In spite of my woeful qualifications to discuss anything fashion-related (my standard outfit is always a T-shirt and jeans), I always maintain that the ‘70s and ‘80s were, in general, a horrible time for women’s fashion. Girls that were widely considered to be the most desirable sex symbols of the time were, at least to my modern eyes, very much handicapped by the ridiculous hair, cartoonish make-up and horribly mismatched color schemes that fashion dictated they wear.
Certainly relics of the ‘80s like Dance Party USA demonstrate how outlandish the decade’s fashion sense was. Yet, it would seem to be the ultimate paradise for the likes of Erica and Barry Goldberg. And that’s the basic gist of “Dance Party USA,” a very funny episode which involves the siblings fighting for justification to appear on the show.
I should say that, in terms of pulling off ‘80s attire, Hayley Orrantia does it very well. Indeed, she’s a very pretty girl, which makes it all the more hilarious whenever the show decides to depict Erica’s awkward years, where she was saddled with large rim glasses, braces and a mane of unruly hair. “Dance Party USA” finds her reverting back to this stage in her life as a result of an unfortunate pinkeye infection passed on from Barry that leaves her unable to use her contacts. Her lack of vision results in her whacking into a locker, which then necessitates dental work and leaves her with an unflattering lisp. Finally, an attempt to cheer herself up with a perm ends up ruining her hair style. Naturally, this makes her desire to appear on Dance Party USA (supposedly the hub of all the cool, attractive kids) a bit of an open question.
While Erica is experiencing a major low, however, Barry is riding high after enlisting Coach Miller to teach him the ways of modern dance (because, according to Miller, that’s a real man’s dance). The subsequent training montage is set to “The Touch,” which, as the years go by, seems less like an ‘80s artifact and something ‘80s parodies and pastiches willed into existence. After whisking Lainey off her feet in the cafeteria, Barry bears witness to his sister’s inevitable (and very Barry-like) nervous breakdown. Furious that there is no pudding left, Erica begins tossing and stomping pears all over the cafeteria before slipping in front of everyone.
Knowing firsthand what it’s like to be embarrassed, Barry extends an olive branch and insists Erica appears on the show with him and Lainey. It’s the emotional boost Erica needs and the three end up tearing up dance floor, with Barry emerging victorious for once by getting to show off his newly-improved dance moves on TV.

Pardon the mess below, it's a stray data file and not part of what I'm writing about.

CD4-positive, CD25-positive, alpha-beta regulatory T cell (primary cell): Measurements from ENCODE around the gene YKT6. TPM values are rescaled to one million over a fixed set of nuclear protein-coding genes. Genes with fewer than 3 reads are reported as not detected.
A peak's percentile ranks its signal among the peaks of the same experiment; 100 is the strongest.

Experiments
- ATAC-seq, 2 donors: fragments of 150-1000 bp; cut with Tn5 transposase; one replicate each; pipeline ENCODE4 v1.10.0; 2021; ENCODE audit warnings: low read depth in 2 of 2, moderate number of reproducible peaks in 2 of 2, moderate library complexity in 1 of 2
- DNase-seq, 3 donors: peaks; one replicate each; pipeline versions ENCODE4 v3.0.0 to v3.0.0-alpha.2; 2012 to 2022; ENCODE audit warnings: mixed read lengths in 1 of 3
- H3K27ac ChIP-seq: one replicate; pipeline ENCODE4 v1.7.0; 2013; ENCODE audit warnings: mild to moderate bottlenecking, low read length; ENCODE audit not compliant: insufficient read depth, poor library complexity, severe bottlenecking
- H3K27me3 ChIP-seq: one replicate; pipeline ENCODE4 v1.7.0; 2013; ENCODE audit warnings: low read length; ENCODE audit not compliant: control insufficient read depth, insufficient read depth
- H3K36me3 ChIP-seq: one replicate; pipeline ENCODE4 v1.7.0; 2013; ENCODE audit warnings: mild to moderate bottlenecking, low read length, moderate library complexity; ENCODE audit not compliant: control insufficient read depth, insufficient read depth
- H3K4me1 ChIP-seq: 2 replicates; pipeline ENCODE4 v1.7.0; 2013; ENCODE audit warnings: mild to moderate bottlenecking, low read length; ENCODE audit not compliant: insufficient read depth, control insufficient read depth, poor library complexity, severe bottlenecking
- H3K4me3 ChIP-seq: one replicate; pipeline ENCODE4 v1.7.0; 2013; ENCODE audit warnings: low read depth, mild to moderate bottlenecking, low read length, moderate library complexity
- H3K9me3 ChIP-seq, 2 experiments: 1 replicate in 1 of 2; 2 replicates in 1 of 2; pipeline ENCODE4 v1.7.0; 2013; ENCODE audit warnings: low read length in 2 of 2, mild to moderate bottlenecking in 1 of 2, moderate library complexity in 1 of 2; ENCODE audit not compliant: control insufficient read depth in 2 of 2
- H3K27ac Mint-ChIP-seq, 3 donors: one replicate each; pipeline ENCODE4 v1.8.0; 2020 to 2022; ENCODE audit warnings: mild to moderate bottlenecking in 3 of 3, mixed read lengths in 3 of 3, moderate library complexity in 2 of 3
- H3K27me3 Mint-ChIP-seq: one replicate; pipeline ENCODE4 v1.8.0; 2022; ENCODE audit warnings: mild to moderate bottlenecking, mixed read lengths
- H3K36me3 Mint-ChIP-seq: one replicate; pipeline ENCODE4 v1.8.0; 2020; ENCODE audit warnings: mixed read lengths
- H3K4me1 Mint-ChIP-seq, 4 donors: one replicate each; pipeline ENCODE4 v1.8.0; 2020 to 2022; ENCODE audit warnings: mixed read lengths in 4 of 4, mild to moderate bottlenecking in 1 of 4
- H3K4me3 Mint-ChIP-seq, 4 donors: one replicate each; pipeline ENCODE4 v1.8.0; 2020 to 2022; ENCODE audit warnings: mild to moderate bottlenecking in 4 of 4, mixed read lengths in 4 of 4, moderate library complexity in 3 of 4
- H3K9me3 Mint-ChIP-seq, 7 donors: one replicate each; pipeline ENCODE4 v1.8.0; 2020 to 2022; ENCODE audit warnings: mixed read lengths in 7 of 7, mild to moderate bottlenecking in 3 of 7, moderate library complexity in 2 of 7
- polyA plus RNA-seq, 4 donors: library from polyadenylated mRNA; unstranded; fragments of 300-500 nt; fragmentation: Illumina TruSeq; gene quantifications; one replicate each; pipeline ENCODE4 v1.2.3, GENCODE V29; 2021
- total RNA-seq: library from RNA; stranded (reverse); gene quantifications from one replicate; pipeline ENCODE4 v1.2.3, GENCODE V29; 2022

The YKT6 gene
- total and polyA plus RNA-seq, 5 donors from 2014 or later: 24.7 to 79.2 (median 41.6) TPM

It’s a great premise that, aside from allowing Barry to do his usual thing, also provides Orrantia with the opportunity to really show she can be just as adept at physical comedy as Troy Gentile. Between this and Sean Giambrone’s business last episode, it seems as though the creative team is looking to show off all the different levels of comedy that their actors can work.
Meanwhile, the episode’s Adam-centric subplot is instigated after the youngest Goldberg, inspired by his grandfather Albert’s seemingly endless supply of luck, decides to try his hand at gambling with classmate Gary Ball. Unfortunately, an ill-conceived game of finger football results in Adam betting and losing all of his most prized possessions—Transformers, gaming consoles and The Incredible Hulk #181 (which any self-respecting comic book fan would know marks the first appearance of Wolverine—for shame, fictional Adam, for shame). Both Beverly and Albert attempt to win back Adam’s things by entering into their own gambling contests with the boy’s father, Principal Ball (they’re really using a lot of Stephen Tobolowsky lately and I am very much fine with this). This leads to one of the episode’s best moments, where a disgruntled Albert walks out of the principal’s office without his jacket. When Beverly asks where it went, her father can only muster a bleeped “fuck that guy!”
The two attempt to buy Adam new toys but make the unforgivable error of mistaking GoBots for Transformers. Albert then confesses that his luck was never as sharp as he made it out to be, which leads Adam to doubt everything his grandfather has told him before (so yeah, he probably didn’t sock Mussolini on the jaw). A quick conversation with Murray, however, makes Adam realize that his grandfather was only trying to impress him and be a figure he looked up to. The two reconcile and obviously Adam’s luck got better because, well, I’m currently writing a recap of his successful network TV show.
“Dance Party USA” makes for an improved installment from the past few weeks, mostly by doubling down on its strongest sources of comedy (Barry doing silly things for Lainey, a normally cool Erica facing down her awkward past, well-placed profanity bleeping). It’s not the strongest entry of the season, but considering this year has been mostly excellent across the board, that’s a hard level to reach.